Lisa A. Jackson, MD, MPH, is an internist and infectious disease epidemiologist who has conducted clinical and epidemiologic studies of vaccine safety and efficacy since 1991.
Dr. Jackson is the principal investigator (PI) of KPWHRI’s Vaccine and Treatment Evaluation Unit — one of 10 network sites that the National Institutes of Health (NIH) sponsors. In this role, she leads the phase 1 clinical trial of the COVID-19 vaccine co-developed by Moderna and NIH. Launched in March 2020, this trial was the first in the world to begin testing a COVID-19 vaccine. She is also leading the phase 3 clinical trials of the COVID-19 vaccines developed by Moderna and NIH and by Janssen Pharmaceutical Companies, part of Johnson & Johnson, at KPWHRI.
Additionally, Dr. Jackson serves as KPWHRI’s principal investigator in the Vaccine Safety Datalink Project (VSDP). Sponsored by the Centers for Disease Control and Prevention (CDC), VSDP conducts ongoing research on the safety of licensed vaccines in routine use.
Dr. Jackson has written more than 200 peer-reviewed publications and 14 book chapters. She is a past member of the Food and Drug Administration’s Vaccines and Related Biological Products Advisory Committee and the National Vaccine Program Office’s National Vaccine Advisory Committee.
After receiving her medical degree from the University of Virginia School of Medicine, in Charlottesville, Dr. Jackson earned her Master of Public Health (MPH) degree at the University of Washington (UW) School of Public Health. She completed her internal medicine residency training at the UW School of Medicine and served as an epidemic intelligence officer and preventive medicine resident at the CDC.
Vaccine safety; COVID-19 vaccine safety and effectiveness; influenza vaccine effectiveness in the elderly; methodologic issues in vaccine effectiveness evaluations; pneumococcal polysaccharide vaccine effectiveness; pneumococcal conjugate vaccine immunogenicity in the elderly; epidemiology of E. coli bacteremia; epidemiology of community-acquired pneumonia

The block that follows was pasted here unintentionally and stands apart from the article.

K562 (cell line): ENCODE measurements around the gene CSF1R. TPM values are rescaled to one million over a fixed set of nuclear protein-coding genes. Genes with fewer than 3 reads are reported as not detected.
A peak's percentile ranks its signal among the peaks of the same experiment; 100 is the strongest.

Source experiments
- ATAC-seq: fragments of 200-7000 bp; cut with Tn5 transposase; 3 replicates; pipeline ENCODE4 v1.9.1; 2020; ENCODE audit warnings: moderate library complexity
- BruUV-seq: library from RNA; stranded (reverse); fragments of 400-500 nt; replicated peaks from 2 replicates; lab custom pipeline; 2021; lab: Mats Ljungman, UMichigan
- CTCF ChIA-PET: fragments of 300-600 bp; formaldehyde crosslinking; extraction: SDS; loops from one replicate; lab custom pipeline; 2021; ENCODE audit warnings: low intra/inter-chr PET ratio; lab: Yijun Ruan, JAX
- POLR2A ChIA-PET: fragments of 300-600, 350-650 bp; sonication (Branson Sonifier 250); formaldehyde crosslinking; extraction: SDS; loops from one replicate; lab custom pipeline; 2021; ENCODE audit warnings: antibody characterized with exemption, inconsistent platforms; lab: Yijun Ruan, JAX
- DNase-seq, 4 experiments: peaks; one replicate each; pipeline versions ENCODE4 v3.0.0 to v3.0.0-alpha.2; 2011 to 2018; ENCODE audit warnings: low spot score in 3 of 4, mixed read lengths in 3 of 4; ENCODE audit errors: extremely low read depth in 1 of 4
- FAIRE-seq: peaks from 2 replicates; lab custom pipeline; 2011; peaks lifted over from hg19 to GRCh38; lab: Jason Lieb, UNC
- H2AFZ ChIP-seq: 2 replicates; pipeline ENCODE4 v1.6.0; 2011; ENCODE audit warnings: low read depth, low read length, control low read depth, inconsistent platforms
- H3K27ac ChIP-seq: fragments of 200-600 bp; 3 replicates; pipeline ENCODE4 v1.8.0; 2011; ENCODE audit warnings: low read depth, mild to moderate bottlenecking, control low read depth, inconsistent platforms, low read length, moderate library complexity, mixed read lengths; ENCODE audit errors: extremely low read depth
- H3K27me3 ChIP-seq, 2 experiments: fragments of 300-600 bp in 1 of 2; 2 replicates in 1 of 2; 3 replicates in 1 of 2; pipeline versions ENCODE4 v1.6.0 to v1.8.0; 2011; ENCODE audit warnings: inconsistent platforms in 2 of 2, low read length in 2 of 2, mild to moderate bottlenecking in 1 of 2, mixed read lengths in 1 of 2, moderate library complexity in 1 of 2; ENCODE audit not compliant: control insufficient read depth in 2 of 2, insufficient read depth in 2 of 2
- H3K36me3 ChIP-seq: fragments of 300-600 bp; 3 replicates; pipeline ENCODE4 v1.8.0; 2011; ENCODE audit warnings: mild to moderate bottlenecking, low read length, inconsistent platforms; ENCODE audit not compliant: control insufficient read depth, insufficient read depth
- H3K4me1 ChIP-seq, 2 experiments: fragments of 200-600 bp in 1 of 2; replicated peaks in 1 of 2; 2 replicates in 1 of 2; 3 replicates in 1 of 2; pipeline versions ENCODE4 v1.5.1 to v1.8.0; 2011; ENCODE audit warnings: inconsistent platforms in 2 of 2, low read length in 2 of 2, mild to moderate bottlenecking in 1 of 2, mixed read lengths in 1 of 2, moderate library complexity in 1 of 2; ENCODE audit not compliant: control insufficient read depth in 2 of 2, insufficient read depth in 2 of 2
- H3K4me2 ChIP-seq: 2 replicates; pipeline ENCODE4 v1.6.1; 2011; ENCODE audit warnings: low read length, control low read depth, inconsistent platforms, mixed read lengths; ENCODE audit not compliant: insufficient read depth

Jackson LA, Hilsdon R, Farley MM, Harrison LH, Reingold AL, Plikaytis BD, Wenger JD, Schuchat A. Risk factors for group B streptococcal disease in adults. Ann Intern Med. 1995;123(6):415-20. PubMed
Jackson LA, Schuchat A, Gorsky RD, Wenger JD. Should college students be vaccinated against meningococcal disease? A cost-benefit analysis. Am J Public Health. 1995;85(6):843-5. PubMed
Jackson LA, Schuchat A, Reeves MW, Wenger JD. Serogroup C meningococcal outbreaks in the United States: an emerging threat. JAMA. 1995;273(5):383-9. PubMed
Jackson LA, Tenover FC, Baker C, Plikaytis BD, Reeves MW, Stocker SA, Weaver RE, Wenger JD. Prevalence of Neisseria meningitidis relatively resistant to penicillin in the United States, 1991. Meningococcal Disease Study Group. J Infect Dis. 1994;169(2):438-41. PubMed
Issues in the control of outbreaks of group C meningococcal disease in the United States. Wenger JD, Jackson LA, Raj P, Tonelli MJ. Infect Dis Clin Practice. 1994;3:136-140.
Jackson LA, Perkins BA, Wenger JD. Cat scratch disease in the United States: an analysis of three national databases. Am J Public Health. 1993;83(12):1707-11. PubMed
Jackson LA, Wenger JD and the Meningococcal Disease Study Group. Laboratory-based surveillance for meningococcal disease in selected areas, United States, 1989-1991. CDC Surveillance Summaries, June 4, 1993. MMWR 1993;42:(No. SS-2):21-30.
Jackson LA, Kaufmann AF, Adams WG, Phelps MB, Andreasen C, Langkop CW, Francis BJ, Wenger JD. Outbreak of leptospirosis associated with swimming. Pediatr Infect Dis J. 1993;12(1):48-54. PubMed
Jackson LA, Wenger JD. Listeriosis: a foodborne disease. Infect Med. 1993;10(2):61-66.
Smith DK, Neal JJ, Holmberg SD and the Centers for Disease Control Idiopathic CD4+ T-Lymphocytopenia Task Force. Unexplained opportunistic infections and CD4 T-lymphocytopenia without HIV infection: an investigation of cases in the United States. N Engl J Med. 1993;328:373-379. PubMed
The NIH-sponsored trial will help inform decisions about vaccine approval for 12- to 17-year-olds.
The investigational vaccine is in the third phase of trials and targets flu strains expected to circulate this winter.
KPWHRI researchers analyzed data from more than 640,000 vaccine doses to understand risk of severe reactions.
Encouraging immune-response and safety data emerge from preliminary human test of genetically attenuated parasite vaccine.
Seattle NPR affiliate KUOW-FM, April 8, 2021